Germin.ar: Garments that bloom

Actualizado: ago 16

BY VICTORIA ROBLES


Versión en español

Version française


Sabrina Rodriguez Uzal is the Argentinian designer behind Germin.ar, a project in which she created sustainable clothing that, in addition to being worn, can be planted to become flowers or plants. This idea was born when she was studying Clothing Design at the University of Buenos Aires and she was asked to think about her thesis in 50 years in the future: "That's when I decided that I was going to follow that path, precisely so that my collections would not become waste in 50 years’ time. I began to become familiar with different noble and biodegradable materials in order to make a positive impact on the environment". Although the crafting of the materials and garments is complicated, the designer makes it seem easy when explaining it: "We have all kinds of materials that come from cotton and wool. Obviously, cotton is the part that is not so altered, although I dyed some naturally with onion skin, which correspond to those mustard shades that stand out in some sets. Felt is the iconic fabric of my collection - it is a handcrafted wool cloth. I make it myself from merino wool fleece, to which I add vegetable and flower seeds in order to generate plantable textile goods. This gives us the possibility to preset the useful life of the garment which, even though it is very durable, and the consumer decides when to stop using it, reinvents itself giving rise to another functionality different from the initial one". Sabrina works alone, and even though it sounds difficult for a single person to do all the handwork, she says she enjoys the creation process: "It is something I did not know I would enjoy. The act of kneading felt is physically exhausting, but at the same time it is almost therapeutic to spend hours having that direct hand-material contact". The second thing she likes most about creating collections is what comes next: people's acceptance of her work. At first she thought that they would question it or not understand how it works, but she received very good feedback and even won a contest last year, thanks to which she was able to better develop the line and present it at Designers BA, one of the most important fashion events in Buenos Aires.


Image: UZAL's Instagram account (@uzal.sustentable)

However, despite having a lot of knowledge and creativity, she still has difficulties as a sustainable designer: "When you buy fabrics from wholesalers it is very hard to get a 100% natural one; they are always mixed up. It's quite limiting and challenging, but that's also what a designer does, isn't it? To be able to find something and turn it into something else. Making my own fabrics freed me up a little bit from the stress of having to find the perfect fabric”. But where did the idea of adding seeds to the garments come from? The reference came from the plantable papers: "I bought a planner that had it, that followed that logic. The paper comes from a tree, but if you plant it once you finish using it, in the end it ends up closing a circle of evolution, and that's where the idea of using it on a textile came from. I started by testing it out, embroidering and so on. Obviously, for everyday use it was not viable to use something with embroidered seeds because it does not resist washing; it was going to germinate". That is how I ended up using the felt because, like recycled paper, it wraps around the seed and had a commercially viable result. Nowadays there are both new and already-established sustainable brands that are trying to change their way of production or recycling. Some do so because they genuinely care about the pollution they produce, but others see it as a "trend" and try to use it to their advantage. Rodriguez Uzal says: "Sometimes we don't know the background of some brands, but I do believe that sustainable fashion doesn't have to be just a trend, but a quality. In the future we should stop saying "this is sustainable, and this is not", because we should have sustainability already incorporated into the collections. I think there are designers who are beginning to be concerned about it, because there is a context that shows us, like the current one, that we paused for a month and magically the planet has recovered from the large percentage of pollution we produce. However, I also think there are many other brands that use it as a marketing strategy”. The impact that she wants to leave in the future with Germin.ar has to do with this outlook on the environment: "We can shift our attitude towards a more sustainable one. Every action we make has an impact on the environment or on us, and it is up to us to choose whether that impact is positive, neutral or negative". Moreover, she claims that nothing is impossible: "When I started thinking about this project, I saw the plantable papers and said 'I'm going to make a plantable cloth', and everyone looked at me as if I were crazy; I think nothing is impossible if you do enough research. I also believe it has to do with sharing information, trusting your colleagues and not being so close-minded about our ideas and thoughts, because the other person can always add something to the conversation”, stated Rodríguez Uzal.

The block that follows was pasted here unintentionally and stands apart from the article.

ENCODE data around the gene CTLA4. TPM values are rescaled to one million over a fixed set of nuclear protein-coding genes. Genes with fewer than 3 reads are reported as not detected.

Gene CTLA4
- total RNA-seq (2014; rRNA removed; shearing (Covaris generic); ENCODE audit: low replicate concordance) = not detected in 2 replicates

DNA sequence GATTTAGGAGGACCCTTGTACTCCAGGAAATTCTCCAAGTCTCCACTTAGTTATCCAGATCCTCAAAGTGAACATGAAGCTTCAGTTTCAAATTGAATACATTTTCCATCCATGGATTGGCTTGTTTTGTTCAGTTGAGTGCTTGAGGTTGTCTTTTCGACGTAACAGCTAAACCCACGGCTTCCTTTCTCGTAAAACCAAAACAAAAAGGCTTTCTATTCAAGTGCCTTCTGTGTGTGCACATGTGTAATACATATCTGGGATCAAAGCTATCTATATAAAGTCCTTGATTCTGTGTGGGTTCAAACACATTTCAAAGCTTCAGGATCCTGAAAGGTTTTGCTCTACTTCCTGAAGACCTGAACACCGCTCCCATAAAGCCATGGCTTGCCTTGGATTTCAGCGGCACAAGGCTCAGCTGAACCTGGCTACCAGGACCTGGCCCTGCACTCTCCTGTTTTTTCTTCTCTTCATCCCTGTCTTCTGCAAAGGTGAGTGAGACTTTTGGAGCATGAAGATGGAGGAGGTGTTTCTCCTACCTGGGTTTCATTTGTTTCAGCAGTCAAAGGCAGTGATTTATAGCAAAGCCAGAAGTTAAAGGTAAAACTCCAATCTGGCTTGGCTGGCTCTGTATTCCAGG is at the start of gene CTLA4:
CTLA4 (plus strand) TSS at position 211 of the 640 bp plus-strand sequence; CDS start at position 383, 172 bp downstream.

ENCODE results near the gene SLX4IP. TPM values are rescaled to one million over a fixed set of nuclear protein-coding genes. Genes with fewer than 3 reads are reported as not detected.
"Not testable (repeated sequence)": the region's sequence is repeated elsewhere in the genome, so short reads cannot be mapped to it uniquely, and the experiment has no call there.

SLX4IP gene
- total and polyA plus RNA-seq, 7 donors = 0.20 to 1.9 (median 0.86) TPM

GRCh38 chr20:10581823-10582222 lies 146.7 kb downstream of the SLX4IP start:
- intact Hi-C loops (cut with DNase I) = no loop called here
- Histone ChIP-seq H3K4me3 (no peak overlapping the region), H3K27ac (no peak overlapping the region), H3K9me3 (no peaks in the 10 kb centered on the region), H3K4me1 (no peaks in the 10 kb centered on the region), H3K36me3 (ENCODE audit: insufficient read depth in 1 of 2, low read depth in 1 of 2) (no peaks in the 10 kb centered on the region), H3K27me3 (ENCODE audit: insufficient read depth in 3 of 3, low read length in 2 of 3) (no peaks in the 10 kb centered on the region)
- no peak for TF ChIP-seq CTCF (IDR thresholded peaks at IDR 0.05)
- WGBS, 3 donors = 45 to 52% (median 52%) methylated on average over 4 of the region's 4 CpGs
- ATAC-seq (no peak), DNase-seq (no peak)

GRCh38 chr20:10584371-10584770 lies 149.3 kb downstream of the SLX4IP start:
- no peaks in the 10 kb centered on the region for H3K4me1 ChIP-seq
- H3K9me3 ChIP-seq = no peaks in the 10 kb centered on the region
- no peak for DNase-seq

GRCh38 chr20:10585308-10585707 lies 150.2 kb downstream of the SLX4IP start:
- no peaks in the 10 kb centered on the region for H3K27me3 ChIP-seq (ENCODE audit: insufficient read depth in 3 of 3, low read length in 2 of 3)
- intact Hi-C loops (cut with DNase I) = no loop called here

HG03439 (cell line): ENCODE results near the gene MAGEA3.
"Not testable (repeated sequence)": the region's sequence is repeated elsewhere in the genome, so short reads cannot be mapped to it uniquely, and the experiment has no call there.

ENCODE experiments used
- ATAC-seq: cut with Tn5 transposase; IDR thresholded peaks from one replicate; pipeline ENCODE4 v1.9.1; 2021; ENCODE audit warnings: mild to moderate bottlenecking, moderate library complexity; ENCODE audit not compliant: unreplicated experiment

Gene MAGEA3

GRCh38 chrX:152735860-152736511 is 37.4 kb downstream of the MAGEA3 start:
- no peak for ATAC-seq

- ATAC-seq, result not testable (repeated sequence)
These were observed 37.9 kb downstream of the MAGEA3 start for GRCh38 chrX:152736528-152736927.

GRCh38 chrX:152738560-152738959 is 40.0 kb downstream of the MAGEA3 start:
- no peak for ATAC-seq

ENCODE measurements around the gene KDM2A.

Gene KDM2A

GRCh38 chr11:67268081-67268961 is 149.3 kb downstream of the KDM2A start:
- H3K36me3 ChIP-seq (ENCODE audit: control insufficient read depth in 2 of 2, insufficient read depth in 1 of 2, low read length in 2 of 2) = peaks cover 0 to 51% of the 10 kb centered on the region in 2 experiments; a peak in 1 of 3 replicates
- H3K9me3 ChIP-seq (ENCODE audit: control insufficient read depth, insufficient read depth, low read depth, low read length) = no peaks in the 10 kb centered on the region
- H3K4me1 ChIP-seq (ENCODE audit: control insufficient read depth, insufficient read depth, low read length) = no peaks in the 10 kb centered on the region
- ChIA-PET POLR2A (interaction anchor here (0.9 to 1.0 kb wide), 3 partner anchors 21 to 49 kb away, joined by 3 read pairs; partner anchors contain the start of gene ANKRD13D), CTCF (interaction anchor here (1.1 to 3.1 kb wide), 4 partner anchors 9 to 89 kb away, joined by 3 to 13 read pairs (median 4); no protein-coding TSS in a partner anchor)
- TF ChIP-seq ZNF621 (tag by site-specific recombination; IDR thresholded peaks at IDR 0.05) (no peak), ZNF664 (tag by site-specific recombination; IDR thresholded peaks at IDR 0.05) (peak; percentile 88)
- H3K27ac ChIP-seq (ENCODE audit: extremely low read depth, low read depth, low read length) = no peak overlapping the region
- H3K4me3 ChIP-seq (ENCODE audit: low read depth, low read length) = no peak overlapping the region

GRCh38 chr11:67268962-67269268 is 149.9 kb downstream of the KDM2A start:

Translated into English by Gema Coello

22 vistas

© 2020 by ELOQUENTIA. All rights reserved.

  • Twitter
  • Instagram